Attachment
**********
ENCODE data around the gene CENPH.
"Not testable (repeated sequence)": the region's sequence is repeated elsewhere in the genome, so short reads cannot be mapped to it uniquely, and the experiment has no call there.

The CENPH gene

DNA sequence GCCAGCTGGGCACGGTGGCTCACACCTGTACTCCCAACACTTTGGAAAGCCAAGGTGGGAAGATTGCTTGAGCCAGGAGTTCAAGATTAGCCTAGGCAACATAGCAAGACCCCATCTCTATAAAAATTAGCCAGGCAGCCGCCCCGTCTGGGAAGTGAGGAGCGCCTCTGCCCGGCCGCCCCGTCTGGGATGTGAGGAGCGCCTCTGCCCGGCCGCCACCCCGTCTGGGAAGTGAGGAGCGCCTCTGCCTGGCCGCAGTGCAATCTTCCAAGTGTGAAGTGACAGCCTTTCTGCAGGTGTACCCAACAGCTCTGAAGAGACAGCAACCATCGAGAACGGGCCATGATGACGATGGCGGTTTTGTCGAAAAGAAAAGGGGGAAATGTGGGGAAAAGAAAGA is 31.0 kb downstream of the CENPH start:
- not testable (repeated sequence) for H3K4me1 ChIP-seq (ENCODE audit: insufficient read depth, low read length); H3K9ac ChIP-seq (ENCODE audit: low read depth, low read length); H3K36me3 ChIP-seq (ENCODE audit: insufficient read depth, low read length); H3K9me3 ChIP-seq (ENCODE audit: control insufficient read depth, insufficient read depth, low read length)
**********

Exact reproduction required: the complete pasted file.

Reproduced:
ENCODE data around the gene CENPH.
"Not testable (repeated sequence)": the region's sequence is repeated elsewhere in the genome, so short reads cannot be mapped to it uniquely, and the experiment has no call there.

The CENPH gene

DNA sequence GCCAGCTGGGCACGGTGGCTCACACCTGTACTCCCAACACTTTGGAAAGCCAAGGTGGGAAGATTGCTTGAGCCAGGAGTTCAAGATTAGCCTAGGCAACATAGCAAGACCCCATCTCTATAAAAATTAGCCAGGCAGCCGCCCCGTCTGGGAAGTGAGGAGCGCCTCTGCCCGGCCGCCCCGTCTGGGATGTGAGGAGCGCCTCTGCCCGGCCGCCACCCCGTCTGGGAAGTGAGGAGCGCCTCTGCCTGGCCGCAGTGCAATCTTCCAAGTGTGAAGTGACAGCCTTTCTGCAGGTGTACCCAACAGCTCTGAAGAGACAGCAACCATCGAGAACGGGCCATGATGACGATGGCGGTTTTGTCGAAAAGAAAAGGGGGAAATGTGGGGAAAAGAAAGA is 31.0 kb downstream of the CENPH start:
- not testable (repeated sequence) for H3K4me1 ChIP-seq (ENCODE audit: insufficient read depth, low read length); H3K9ac ChIP-seq (ENCODE audit: low read depth, low read length); H3K36me3 ChIP-seq (ENCODE audit: insufficient read depth, low read length); H3K9me3 ChIP-seq (ENCODE audit: control insufficient read depth, insufficient read depth, low read length)